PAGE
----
Czech Position has obtained the minutes from a meeting between representatives of the European Commission and two Czech ministries. Brussels has set nine tasks for the country to fulfill; otherwise EU funds will be withheld. The conditions include providing EU officials with information from the police investigation into EU fund misuse by the suspended head of the council for the Northwest region.
Anti-organized crime police and officials from the High Public Prosecution Service in Olomouc raided the offices of the Supreme State Prosecution Service in Brno and the Highest Public Prosecution Service in Prague on Wednesday in search of evidence relating to the leak of testimony and names in the investigation into alleged solicitation of bribes by top Czech politicians in an arms deal with the Austrian company Steyr.
The global construction company Skanska has come up with an original initiative to deal with the idiosyncrasies of the world of Czech public tenders. The Swedish-based company has established a subsidiary, Skanska kvalifikační, the sole aim of which is to participate in public tenders with unreasonable financial conditions.
Police are to recommend the public prosecution to charge de facto Public Affairs (VV) leader Vít Bárta with corruption for giving cash payments to party colleagues, allegedly in return for their loyalty, the server aktulane.cz reports, citing two anonymous sources well acquainted with the investigation. Police have reportedly dismissed Bárta’s claim he gave cash to payments to MPs Jaroslav Škárka and Kristýna Kočí as personal loans.
The chief of the Supreme Prosecution Service (NSZ), Pavel Zeman, wants to resuscitate floundering anti-corruption efforts by creating a special team of elite prosecutors. In an interview with Czech Position, Zeman says the initiative is one of several measures he intends to introduce to make the service more effective — and to restore public confidence in the organ.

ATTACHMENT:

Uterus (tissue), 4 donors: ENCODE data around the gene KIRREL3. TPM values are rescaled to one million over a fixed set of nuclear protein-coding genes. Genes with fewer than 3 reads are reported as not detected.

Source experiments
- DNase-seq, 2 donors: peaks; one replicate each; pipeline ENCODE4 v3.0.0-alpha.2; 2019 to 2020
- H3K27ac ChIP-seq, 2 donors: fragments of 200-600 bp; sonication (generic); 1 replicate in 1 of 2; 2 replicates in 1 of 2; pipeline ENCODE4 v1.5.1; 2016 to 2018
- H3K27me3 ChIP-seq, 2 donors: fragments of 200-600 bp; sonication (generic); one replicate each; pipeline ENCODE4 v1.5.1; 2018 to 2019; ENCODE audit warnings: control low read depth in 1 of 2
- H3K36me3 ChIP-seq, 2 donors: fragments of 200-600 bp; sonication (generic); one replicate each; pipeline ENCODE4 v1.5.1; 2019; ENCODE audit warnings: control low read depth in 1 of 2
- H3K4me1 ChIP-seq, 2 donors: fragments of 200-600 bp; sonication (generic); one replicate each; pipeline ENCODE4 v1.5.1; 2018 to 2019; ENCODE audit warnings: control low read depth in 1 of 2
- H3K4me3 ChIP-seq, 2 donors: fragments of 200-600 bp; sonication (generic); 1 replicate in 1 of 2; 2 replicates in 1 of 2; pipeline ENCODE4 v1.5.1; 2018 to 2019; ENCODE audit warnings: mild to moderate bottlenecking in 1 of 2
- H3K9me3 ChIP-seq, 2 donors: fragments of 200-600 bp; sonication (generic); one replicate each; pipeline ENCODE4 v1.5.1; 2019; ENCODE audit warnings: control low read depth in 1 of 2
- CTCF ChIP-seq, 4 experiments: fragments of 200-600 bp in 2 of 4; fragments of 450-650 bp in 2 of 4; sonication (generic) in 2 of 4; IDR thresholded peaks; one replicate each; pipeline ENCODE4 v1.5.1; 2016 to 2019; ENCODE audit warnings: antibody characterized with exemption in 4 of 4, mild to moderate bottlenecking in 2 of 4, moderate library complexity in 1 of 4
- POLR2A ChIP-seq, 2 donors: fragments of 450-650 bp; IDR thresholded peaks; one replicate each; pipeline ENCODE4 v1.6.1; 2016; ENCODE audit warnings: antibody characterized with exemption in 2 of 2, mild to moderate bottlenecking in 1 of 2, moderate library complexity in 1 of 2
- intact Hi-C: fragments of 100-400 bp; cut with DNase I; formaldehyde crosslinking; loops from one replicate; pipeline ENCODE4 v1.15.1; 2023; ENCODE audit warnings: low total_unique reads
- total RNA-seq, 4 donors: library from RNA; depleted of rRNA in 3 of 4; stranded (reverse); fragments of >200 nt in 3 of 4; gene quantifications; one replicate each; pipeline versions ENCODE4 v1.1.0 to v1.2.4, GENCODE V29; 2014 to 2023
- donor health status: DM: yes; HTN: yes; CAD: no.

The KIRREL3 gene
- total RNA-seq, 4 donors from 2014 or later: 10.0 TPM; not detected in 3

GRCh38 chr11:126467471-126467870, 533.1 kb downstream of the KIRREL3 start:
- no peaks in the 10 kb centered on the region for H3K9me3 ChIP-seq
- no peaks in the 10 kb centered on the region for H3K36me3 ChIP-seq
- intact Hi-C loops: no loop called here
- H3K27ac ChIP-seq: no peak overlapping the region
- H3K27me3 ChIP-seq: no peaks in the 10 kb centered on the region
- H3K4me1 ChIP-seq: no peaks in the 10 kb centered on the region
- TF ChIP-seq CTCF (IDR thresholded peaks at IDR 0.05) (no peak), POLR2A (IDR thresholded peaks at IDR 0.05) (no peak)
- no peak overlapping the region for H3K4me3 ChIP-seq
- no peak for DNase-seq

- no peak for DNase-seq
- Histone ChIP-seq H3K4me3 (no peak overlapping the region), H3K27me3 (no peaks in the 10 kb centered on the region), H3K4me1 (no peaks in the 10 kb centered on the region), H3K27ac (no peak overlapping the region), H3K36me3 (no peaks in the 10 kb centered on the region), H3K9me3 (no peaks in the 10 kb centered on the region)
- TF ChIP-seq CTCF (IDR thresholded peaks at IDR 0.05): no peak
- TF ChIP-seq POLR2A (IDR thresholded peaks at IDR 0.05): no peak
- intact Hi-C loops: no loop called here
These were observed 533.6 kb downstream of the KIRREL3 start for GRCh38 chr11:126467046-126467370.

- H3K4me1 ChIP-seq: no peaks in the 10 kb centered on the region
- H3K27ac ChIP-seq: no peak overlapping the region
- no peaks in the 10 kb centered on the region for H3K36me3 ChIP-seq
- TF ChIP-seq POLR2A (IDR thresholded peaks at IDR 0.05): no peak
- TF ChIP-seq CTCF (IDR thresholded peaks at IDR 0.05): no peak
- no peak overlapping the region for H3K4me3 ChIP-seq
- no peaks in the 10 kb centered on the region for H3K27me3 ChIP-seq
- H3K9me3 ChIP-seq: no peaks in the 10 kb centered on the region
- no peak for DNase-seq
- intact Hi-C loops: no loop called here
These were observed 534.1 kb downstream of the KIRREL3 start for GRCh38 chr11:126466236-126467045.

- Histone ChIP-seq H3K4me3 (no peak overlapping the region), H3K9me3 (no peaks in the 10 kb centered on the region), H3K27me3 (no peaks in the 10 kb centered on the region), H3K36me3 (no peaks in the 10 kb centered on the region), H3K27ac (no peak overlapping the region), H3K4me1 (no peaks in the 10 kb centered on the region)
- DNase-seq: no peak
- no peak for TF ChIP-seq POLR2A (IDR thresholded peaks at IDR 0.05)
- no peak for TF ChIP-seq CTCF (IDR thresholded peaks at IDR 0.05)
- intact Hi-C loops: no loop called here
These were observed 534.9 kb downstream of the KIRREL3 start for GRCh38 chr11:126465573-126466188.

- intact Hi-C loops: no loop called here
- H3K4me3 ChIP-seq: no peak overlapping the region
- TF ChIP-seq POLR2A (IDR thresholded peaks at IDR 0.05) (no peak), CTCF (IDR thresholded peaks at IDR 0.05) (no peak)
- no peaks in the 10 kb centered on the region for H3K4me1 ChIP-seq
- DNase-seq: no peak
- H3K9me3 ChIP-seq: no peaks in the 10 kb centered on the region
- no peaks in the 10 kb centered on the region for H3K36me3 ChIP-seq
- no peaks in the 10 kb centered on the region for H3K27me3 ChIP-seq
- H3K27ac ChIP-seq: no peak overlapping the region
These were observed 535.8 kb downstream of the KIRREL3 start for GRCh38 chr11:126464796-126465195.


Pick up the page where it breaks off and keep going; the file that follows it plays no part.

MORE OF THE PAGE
MP Michal Babák, the economic expert for Public Affairs (VV), has suspended his membership in the junior coalition party following news that the Finance Ministry’s special auditing arm, the FAÚ, has handed over materials to the police related to a criminal complaint against him for alleged money laundering.
Public Affairs (VV) deputy Michal Babák is again making headlines in connection with his party’s financing. Apart from the Kč 6.5 million he was already known to have ‘lent’ to VV, it now emerges that in March the junior coalition party allegedly borrowed another Kč 5 million from him. The Finance Ministry’s special auditing arm, the FAÚ, has handed evidence of money laundering over to the police. Can the ‘wizard’ Babák ‘cast spells’ to clear his name?
The Ostrava branch of the anti-corruption police last week began a criminal review into the role of former Social Democrat (ČSSD) Prime Minister Stanislav Gross and his then Finance Minister Bohuslav Sobotka, the current ČSSD chairman, in the 2004 privatization of 46 percent of OKD coal company for a fraction of the assessed value, the Právo daily reported Tuesday.
At first glance, the installation might appear to be a celebration of modern Czech history, or perhaps a photographic exhibit (albeit with lengthy explanations of the artists’ conceptions). In fact, it’s an attempt to jog the collective memory of the nation about recent dark chapters since 1989, according to sociologist Šárka Hastrmanová, executive director of Respekt Institut, which is hosting it.
Corruption in Czech business sector is seen as widespread by 78 percent of employees for large companies surveyed by consultancy Ernst & Young. Czech respondents were also far less likely than others in Europe to see the benefits of a positive ethical reputation, and most managers were willing to make ethical compromises to meet goals. Management, the report says, sets a bad example.